Disabled Blackpool driver's drink drive ban

A drunk disability scooter driver who caused mayhem drove away from the court when he had just been banned.

Friday, 1st July 2016, 9:46 am
Updated Thursday, 25th August 2016, 7:13 pm
Blackpool Magistrates Court

Disabled 56-year-old Steven Walker’s blatant gesture came after he was banned from highways for 18 months.

As he left the building he quipped;”I don’t need a licence for this.”

District Judge Margaret McCormack had specially convened a court in a corridor at Blackpool Magistrates Court after Walker’s electrically-powered buggy could not get through any courtroom doors.
 Walker, of Aysgarth Court Marton, had admitted driving on Highfield Road ,Blackpool. He had been drinking vodka and orange and decided to drive to the fish and chip shop.

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Pam Smith,prosecuting, told how Walker – who has previous convictions for drink driving – was seen travelling ‘at speed’ along the pavement.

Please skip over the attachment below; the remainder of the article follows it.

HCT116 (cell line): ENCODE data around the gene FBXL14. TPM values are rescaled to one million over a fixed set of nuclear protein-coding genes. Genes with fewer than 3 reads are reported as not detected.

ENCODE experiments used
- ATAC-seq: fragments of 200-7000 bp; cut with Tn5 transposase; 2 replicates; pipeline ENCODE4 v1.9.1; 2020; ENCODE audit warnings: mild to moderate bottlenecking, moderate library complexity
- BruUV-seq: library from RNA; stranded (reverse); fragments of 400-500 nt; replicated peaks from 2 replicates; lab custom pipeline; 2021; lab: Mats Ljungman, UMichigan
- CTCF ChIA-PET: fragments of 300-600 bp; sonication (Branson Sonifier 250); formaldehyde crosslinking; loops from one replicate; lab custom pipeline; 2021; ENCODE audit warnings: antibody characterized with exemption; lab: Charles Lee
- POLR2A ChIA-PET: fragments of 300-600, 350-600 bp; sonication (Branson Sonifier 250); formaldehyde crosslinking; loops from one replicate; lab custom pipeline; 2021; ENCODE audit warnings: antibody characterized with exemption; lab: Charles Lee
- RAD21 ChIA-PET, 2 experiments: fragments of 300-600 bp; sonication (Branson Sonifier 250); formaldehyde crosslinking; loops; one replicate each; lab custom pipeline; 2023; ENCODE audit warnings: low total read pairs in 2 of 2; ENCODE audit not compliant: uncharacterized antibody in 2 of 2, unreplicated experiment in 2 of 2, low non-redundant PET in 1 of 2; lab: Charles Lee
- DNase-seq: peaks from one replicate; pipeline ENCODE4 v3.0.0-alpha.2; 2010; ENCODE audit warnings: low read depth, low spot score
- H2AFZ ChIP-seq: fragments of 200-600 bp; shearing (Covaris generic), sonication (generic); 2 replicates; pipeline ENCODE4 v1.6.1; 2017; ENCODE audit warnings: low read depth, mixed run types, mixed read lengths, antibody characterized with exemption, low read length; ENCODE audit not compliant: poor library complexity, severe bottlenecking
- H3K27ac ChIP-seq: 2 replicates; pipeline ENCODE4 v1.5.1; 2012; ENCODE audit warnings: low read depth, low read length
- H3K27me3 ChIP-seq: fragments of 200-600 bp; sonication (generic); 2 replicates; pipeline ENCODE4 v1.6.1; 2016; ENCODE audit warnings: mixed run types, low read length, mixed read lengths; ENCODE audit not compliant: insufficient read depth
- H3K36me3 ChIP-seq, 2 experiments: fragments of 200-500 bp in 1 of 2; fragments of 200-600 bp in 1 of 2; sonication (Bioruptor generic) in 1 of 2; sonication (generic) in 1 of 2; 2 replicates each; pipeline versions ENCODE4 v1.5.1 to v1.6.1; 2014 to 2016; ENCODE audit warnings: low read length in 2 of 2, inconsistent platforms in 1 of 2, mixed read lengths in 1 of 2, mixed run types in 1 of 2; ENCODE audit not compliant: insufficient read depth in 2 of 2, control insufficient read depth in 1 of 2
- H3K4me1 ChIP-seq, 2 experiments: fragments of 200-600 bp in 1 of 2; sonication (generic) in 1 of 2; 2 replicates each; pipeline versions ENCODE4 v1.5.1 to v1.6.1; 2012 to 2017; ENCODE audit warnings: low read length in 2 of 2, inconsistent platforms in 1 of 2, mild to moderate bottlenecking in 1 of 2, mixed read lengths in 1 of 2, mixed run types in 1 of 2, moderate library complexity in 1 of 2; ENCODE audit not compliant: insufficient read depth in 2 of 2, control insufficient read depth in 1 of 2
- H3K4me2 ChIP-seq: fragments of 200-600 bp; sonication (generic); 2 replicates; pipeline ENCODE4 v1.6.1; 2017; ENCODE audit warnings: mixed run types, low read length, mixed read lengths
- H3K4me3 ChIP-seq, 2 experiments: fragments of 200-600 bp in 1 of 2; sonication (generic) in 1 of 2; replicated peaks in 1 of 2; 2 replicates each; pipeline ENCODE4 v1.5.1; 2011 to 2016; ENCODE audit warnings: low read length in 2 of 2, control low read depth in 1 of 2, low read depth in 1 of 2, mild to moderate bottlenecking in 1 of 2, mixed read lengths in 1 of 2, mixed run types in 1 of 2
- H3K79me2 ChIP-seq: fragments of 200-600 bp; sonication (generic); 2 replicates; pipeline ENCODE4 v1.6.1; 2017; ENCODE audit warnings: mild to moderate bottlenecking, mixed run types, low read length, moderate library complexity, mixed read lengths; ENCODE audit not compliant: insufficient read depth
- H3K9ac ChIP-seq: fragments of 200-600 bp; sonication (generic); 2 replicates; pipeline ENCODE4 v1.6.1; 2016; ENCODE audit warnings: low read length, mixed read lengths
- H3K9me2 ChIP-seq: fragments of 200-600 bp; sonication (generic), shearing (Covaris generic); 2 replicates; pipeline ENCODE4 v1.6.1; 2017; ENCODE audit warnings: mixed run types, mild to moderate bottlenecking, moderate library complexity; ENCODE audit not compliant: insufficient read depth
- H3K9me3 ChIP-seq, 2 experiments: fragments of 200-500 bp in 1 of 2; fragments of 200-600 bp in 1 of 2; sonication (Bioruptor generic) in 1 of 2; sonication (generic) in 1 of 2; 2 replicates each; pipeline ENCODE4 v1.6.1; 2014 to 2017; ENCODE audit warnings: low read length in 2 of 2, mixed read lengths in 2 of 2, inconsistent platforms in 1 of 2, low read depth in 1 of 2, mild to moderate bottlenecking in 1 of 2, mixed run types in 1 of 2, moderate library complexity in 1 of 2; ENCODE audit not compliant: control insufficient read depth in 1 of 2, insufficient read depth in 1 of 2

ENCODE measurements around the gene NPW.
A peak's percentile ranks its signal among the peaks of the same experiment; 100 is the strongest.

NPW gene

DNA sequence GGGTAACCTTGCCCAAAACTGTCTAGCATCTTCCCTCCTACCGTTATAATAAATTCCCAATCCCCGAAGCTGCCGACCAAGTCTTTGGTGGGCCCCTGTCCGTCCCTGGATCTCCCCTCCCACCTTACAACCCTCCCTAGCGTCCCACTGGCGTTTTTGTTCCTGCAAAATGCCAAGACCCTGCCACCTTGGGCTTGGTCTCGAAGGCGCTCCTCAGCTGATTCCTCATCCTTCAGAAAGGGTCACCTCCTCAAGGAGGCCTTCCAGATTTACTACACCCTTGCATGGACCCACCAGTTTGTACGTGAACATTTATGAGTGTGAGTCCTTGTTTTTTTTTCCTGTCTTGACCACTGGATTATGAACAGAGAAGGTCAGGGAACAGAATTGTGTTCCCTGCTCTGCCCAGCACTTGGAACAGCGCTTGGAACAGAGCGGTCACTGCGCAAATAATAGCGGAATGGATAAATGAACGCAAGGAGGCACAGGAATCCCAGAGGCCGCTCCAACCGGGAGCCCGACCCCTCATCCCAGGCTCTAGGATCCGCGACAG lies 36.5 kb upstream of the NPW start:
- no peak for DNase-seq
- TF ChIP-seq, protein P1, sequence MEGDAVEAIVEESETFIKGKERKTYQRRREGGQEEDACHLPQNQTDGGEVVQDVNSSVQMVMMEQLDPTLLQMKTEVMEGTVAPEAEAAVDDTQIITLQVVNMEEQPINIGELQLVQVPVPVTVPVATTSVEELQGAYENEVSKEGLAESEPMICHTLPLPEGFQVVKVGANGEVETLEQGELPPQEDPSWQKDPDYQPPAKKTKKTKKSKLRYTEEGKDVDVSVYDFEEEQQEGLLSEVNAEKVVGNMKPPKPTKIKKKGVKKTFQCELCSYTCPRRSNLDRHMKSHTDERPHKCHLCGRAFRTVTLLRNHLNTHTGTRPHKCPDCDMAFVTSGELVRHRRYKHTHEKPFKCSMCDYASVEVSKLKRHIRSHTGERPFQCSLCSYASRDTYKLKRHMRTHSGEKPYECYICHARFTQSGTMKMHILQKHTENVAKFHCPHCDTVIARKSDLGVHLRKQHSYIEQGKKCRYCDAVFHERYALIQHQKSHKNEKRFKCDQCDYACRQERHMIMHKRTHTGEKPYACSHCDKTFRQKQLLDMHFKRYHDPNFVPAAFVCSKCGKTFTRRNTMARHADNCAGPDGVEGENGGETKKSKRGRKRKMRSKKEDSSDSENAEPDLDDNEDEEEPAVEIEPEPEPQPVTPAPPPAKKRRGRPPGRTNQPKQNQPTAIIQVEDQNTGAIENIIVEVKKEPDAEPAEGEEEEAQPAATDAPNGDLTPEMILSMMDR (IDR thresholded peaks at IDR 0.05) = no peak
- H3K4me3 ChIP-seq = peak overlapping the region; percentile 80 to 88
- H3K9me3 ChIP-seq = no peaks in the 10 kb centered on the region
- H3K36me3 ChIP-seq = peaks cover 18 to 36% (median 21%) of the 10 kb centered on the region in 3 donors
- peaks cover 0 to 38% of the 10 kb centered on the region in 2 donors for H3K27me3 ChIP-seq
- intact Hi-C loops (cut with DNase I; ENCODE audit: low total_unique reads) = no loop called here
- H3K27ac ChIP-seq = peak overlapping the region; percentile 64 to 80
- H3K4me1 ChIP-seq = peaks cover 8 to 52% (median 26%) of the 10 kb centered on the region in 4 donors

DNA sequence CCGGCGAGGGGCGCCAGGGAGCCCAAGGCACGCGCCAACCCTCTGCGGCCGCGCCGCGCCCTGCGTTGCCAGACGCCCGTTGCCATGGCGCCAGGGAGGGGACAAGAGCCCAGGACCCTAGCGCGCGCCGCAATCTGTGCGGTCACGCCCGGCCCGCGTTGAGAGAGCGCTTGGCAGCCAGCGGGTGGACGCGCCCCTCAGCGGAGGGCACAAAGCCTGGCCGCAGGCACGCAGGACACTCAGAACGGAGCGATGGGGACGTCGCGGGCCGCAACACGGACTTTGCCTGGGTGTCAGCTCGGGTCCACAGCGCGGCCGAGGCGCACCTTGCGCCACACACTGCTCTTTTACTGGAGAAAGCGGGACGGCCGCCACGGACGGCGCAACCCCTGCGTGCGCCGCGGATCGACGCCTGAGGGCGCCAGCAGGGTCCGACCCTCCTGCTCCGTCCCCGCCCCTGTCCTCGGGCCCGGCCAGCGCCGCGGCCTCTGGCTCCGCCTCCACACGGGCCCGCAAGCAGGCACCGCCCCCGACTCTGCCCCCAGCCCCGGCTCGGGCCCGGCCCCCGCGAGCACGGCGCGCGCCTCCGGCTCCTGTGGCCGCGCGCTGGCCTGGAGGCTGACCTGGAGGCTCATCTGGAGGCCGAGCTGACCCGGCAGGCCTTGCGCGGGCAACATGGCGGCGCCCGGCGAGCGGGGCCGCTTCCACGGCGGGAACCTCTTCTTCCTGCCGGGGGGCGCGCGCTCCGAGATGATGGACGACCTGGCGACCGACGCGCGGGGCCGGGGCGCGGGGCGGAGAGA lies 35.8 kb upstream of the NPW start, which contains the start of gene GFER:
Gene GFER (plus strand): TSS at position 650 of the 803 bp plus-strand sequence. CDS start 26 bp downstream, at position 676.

A woman walking her dog has to jump out of his way and second later Walker crashed his buggy, provided and insured by Motability, into a Citroen Picasso, causing £450 damage.

The Citroen driver and two passengers were unhurt in the collision. Walker was left lying in the road and his £6,700 scooter was written off.

After being treated in hospital, epilepsy sufferer Walker was arrested and a urine test revealed he was over the limit.

The prosecutor added: “When Walker had his near-miss with the dog and its owner, the witness said she noticed how fast he was driving and then was given a torrent of abuse as he drove past.”

When interviewed, Walker said he had no idea how much he had drunk, or his speed.

Hugh Pond, defending, said: “It surprises me he is driving at all considering his various medical problems. He has had a stroke and has a metal plate in his leg. He wishes to take the drink impaired drivers’ course to try and cut short the period of his ban.

“He has got the new scooter which you see him in today but that will have to go back.”

Judge McCormack said Walker could apply for the course and as well as the ban, imposed a £150 fine and £105 costs.

She told him:”I bear in mind this is not the first time you have done this.”

As court staff prepared to ring for a taxi or ambulance to take disqualified Walker back home, he used his buggy to go past them onto the forecourt and across the road.